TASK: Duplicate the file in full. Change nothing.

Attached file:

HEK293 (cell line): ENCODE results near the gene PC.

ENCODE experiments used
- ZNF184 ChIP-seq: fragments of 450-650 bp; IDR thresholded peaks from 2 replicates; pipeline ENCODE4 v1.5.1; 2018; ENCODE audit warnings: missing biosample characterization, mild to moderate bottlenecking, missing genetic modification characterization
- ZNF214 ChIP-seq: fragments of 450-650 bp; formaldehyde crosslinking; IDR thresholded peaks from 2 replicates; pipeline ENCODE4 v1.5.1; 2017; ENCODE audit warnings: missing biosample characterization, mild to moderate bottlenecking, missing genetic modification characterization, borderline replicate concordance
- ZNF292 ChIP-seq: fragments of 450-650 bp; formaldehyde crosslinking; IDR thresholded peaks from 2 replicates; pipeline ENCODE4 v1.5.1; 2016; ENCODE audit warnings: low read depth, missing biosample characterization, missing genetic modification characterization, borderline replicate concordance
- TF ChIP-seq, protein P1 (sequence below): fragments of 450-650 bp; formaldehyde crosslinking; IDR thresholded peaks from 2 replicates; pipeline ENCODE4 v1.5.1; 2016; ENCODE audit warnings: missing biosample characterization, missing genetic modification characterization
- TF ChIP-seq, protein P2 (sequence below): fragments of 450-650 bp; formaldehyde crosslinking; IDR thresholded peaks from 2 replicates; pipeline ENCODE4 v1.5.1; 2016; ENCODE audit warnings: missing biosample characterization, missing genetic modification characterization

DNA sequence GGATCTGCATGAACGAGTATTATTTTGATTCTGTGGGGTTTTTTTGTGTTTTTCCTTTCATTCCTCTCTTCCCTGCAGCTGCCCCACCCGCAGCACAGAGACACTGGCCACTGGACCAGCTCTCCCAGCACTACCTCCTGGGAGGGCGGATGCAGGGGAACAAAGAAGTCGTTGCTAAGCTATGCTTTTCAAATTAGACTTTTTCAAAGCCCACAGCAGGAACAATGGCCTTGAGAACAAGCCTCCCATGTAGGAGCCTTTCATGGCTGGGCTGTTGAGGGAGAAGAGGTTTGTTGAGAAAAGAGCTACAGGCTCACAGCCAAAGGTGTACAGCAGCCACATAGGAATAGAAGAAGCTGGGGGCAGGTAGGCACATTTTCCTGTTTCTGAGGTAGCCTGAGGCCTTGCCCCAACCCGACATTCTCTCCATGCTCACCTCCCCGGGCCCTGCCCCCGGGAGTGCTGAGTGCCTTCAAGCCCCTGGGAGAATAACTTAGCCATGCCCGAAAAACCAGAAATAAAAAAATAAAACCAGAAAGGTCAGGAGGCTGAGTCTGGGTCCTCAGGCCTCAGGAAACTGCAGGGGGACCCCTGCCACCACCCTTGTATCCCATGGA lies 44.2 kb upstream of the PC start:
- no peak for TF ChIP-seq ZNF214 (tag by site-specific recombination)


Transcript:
HEK293 (cell line): ENCODE results near the gene PC.

ENCODE experiments used
- ZNF184 ChIP-seq: fragments of 450-650 bp; IDR thresholded peaks from 2 replicates; pipeline ENCODE4 v1.5.1; 2018; ENCODE audit warnings: missing biosample characterization, mild to moderate bottlenecking, missing genetic modification characterization
- ZNF214 ChIP-seq: fragments of 450-650 bp; formaldehyde crosslinking; IDR thresholded peaks from 2 replicates; pipeline ENCODE4 v1.5.1; 2017; ENCODE audit warnings: missing biosample characterization, mild to moderate bottlenecking, missing genetic modification characterization, borderline replicate concordance
- ZNF292 ChIP-seq: fragments of 450-650 bp; formaldehyde crosslinking; IDR thresholded peaks from 2 replicates; pipeline ENCODE4 v1.5.1; 2016; ENCODE audit warnings: low read depth, missing biosample characterization, missing genetic modification characterization, borderline replicate concordance
- TF ChIP-seq, protein P1 (sequence below): fragments of 450-650 bp; formaldehyde crosslinking; IDR thresholded peaks from 2 replicates; pipeline ENCODE4 v1.5.1; 2016; ENCODE audit warnings: missing biosample characterization, missing genetic modification characterization
- TF ChIP-seq, protein P2 (sequence below): fragments of 450-650 bp; formaldehyde crosslinking; IDR thresholded peaks from 2 replicates; pipeline ENCODE4 v1.5.1; 2016; ENCODE audit warnings: missing biosample characterization, missing genetic modification characterization

DNA sequence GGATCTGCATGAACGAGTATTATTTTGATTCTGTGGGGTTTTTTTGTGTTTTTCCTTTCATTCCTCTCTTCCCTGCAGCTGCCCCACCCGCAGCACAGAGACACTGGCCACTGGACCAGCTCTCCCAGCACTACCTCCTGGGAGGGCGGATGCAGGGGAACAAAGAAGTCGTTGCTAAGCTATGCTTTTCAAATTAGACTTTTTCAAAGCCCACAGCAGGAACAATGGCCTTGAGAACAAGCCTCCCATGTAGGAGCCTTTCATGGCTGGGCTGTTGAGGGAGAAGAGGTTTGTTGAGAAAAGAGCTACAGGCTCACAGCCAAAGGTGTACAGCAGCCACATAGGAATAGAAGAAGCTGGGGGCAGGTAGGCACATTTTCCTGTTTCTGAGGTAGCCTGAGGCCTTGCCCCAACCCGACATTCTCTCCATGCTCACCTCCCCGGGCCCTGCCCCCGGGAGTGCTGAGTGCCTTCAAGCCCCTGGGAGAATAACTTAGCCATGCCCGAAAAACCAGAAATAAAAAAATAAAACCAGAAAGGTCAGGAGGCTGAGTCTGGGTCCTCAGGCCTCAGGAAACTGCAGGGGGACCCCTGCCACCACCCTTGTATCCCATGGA lies 44.2 kb upstream of the PC start:
- no peak for TF ChIP-seq ZNF214 (tag by site-specific recombination)